ACPHS In The News

Panther Profile: Dr. Nicole Shakerley

Dr. Nicole Shakerley in a Panther Profile frame
February 16, 2024

Panther Profiles are Q&A interviews that highlight Panthers of all stripes -- students, faculty, staff, alum, board members and anyone else in the campus community.

Assistant Professor Nicole Shakerley directs bachelor’s degree programs in Biomedical Technology and in Health Sciences, and was instrumental in developing the latter program, which officially launches in Fall 2024. She joined ACPHS in 2015 as a postdoctoral fellow, then quickly moved into faculty positions. She shared her own journey to becoming a scientist and how that has informed the way she relates to students.

You have a tattoo that demonstrates your commitment to science. Tell us about that.

I have a giant DNA tattoo on my leg. It's part of one of the genes, catalase, that I worked on as a student. It gives me some cred with students: I have nerdy tattoos. When they get nerdy tattoos, they are excited to show me. I advocate for the students to think about it before getting one. Think about where it's going to go. Could you hide it if necessary?

That DNA tattoo is an evolution itself. It started as a small tattoo on the top of my foot when I was starting my bachelor’s. I was working on science, I identified as a scientist, and I am still proud of that. As I finished my PhD, the tattoo evolved into what it is today – there I go, adding in science.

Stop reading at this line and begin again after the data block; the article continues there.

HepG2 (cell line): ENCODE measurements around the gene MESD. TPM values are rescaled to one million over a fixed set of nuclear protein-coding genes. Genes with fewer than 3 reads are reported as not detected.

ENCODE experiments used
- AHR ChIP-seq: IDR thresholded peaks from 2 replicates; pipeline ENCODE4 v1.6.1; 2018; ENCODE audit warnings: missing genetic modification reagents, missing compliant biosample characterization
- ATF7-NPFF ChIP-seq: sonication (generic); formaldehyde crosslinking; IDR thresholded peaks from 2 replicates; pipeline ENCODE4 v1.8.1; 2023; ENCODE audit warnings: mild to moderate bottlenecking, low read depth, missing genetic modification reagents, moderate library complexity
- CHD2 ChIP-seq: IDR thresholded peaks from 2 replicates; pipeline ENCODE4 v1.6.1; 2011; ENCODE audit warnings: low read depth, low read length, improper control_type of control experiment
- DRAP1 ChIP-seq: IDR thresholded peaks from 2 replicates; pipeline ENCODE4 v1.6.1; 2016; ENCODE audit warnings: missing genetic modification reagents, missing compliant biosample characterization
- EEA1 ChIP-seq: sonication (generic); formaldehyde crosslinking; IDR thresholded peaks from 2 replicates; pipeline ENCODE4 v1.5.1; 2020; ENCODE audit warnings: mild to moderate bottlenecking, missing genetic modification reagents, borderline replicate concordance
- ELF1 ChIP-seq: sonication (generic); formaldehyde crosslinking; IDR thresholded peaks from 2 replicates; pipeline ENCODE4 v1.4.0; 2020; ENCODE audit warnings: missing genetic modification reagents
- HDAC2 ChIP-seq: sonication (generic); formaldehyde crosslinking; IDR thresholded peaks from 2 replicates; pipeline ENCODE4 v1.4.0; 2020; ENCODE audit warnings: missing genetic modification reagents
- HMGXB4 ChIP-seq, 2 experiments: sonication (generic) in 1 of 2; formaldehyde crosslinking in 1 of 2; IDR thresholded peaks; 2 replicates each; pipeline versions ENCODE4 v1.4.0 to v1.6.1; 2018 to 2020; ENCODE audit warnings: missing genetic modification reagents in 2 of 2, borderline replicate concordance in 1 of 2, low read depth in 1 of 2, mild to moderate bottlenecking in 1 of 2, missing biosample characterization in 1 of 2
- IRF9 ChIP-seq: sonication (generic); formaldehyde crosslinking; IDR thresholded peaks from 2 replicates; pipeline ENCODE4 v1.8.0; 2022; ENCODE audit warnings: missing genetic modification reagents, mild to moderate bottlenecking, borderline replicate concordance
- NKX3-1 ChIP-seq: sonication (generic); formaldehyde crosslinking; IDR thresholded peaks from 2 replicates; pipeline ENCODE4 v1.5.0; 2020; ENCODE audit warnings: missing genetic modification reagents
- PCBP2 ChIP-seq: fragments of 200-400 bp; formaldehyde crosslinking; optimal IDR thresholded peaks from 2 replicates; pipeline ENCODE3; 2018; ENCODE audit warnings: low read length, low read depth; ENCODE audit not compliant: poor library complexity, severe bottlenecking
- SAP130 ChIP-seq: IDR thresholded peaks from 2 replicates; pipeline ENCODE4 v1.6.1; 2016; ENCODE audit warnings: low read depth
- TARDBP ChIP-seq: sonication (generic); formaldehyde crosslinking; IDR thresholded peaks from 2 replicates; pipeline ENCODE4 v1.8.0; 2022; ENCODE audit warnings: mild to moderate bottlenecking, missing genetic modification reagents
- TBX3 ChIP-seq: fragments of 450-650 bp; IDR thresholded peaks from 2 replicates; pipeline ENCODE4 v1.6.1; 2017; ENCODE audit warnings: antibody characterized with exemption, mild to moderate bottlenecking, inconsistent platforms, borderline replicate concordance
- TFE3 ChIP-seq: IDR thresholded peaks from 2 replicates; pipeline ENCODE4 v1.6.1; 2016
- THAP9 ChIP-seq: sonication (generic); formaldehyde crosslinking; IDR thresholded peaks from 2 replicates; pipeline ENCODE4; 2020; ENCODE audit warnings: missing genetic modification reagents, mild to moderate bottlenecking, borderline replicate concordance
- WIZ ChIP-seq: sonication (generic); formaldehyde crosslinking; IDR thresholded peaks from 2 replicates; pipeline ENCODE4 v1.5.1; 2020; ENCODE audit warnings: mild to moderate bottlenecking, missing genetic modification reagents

Did you always know you wanted to be a scientist and teacher?

Currently, I don't know how to not science or not teach. My family will talk about something, and out of habit, I jump into explaining why that happened, or how it worked. I closely identify with Ms. Frizzle (from the Magic School Bus TV series) and her passion for making science fun. I have several Ms. Frizzle-style dresses, and I try to match them with the topic of the day. Sometimes, students are even upset when I don’t have a matching outfit.

When I graduated high school, I thought I was going to be a lawyer. Slightly similar, I suppose? Research skills, argumentative, making your case as we do in science. But I really didn't love history and English, and I'm not sure why my brain thought I wanted to be a lawyer. I transitioned to the science path and felt like I found my place.

My graduate work was at the College of Nanoscale Science and Engineering, part of SUNY (the State University of New York). We did a lot of outreach activities with younger students, and that's when I figured out that I loved teaching science and was pretty good at it, even though I identify as an introvert.

Students tell us they relate to you and admire you. Why do you think that’s the case?

Especially in the age of the Internet and social media, our students see people portray a perfect path toward their desired profession: I'm taking these steps, and I'm getting what I want, and everything's happy. They're not going to post the picture of themselves looking frazzled and screaming at their organic chemistry homework. But I frequently share with students that this career was not my original path, and that struggle is part of the journey. When I relate with students, I try to find the balance of being the mentor, the teacher, and also being real – not sugarcoating things – while making sure to acknowledge the wins, big or small.